Publication Date

Spring 2018

Advisor(s) - Committee Chair

Sharon Mutter (Director), Andrew Mienaltowski, and Matthew Shake

Degree Program

Department of Psychological Sciences

Degree Type

Master of Science


In this study we investigated whether a musical prime would produce a contextspecificity effect in predictive learning. Participants were divided into six conditions of a spy-radio predictive learning task. The six conditions were comprised of a combination of three primes (i.e. visual, music, or both) and two learning phase groups (i.e. retrieve, default). The primes indicated the type of stimulus used to prime the temporal context for the test cue-outcome association. The learning phase groups indicated which temporal context would be primed. In the retrieve group, learning Phase 1 was primed; in the default group learning Phase 2 was primed. The presence of a temporal contextspecificity effect was indicated by lower test predictive judgments for the test cue X in the retrieve group and higher test predictive judgments for this cue in the default group. We hypothesized that all three types of primes would lead to a significant contextspecificity effect. Furthermore, we hypothesized that the context-specificity effect would be strongest in the both prime condition because, with the presentation of both the visual and musical primes, participants would have more information about the learning phase temporal context to inform their test predictive judgment. The results partially supported the first hypothesis as there was a significant context-specificity effect with the visual prime. However, contrary to our hypotheses, we did not obtain a context-specificity effect with the music prime or both prime. Despite the lack of a context-specificity effect in the music prime condition, a relationship between participant musical expertise and predictive judgment suggested that the music did have an effect on context-specificity in predictive learning.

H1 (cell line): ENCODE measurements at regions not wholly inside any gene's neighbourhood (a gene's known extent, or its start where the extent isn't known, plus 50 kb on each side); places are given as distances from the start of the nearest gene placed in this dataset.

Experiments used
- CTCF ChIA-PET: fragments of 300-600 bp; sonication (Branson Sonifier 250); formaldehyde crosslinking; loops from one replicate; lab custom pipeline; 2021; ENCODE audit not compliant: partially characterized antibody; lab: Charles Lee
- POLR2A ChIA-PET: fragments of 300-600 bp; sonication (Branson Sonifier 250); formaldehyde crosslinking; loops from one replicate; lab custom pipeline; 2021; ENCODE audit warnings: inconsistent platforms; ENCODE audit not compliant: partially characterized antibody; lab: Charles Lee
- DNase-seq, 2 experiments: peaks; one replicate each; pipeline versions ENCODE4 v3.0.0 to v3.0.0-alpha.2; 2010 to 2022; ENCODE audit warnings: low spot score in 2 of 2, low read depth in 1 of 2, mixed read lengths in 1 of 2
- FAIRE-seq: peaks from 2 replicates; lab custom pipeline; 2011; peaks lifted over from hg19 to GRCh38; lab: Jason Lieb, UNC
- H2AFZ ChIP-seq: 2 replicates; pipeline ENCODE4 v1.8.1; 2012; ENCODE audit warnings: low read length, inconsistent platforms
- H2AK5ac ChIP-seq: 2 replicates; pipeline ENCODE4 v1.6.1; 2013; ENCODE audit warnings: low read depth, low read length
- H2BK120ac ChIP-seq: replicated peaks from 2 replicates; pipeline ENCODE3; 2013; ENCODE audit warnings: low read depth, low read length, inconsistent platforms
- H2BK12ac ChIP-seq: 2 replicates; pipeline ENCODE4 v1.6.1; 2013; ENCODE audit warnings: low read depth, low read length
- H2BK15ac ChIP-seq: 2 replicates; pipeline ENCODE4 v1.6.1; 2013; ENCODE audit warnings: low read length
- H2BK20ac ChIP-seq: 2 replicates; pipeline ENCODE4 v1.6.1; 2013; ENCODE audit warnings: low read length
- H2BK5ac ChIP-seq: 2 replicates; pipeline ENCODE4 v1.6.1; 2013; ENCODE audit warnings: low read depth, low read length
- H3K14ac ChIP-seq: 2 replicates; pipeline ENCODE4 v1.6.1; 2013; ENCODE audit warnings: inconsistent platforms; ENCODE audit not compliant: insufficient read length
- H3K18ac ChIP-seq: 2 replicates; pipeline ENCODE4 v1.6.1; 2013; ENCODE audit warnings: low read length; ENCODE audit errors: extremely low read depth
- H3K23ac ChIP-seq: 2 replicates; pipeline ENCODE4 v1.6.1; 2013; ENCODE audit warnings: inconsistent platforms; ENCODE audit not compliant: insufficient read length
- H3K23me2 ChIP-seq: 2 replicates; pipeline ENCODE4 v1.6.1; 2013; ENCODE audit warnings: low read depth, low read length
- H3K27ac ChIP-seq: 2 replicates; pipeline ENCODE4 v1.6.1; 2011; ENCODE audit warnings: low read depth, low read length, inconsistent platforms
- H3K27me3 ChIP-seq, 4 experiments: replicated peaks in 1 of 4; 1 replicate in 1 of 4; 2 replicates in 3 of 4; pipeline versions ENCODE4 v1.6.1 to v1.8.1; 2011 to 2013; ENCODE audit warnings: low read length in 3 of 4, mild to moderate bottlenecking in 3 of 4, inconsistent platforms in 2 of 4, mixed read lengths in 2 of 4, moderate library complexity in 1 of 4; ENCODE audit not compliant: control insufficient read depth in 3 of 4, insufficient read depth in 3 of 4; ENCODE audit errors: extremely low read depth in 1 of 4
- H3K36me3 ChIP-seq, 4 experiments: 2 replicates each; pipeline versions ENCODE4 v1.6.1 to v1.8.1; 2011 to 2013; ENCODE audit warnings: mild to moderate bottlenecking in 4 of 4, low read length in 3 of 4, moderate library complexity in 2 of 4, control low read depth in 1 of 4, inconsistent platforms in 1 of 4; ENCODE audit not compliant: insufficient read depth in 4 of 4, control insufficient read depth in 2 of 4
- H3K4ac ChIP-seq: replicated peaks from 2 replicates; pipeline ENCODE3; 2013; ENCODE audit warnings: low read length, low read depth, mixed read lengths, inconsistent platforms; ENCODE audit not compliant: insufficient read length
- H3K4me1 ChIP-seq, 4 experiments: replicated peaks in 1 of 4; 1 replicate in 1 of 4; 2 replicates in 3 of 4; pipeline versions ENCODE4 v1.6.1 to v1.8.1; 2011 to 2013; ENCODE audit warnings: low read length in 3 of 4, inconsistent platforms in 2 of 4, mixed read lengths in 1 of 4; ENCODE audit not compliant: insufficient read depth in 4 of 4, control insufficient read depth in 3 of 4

Cognitive Psychology | Educational Psychology | Music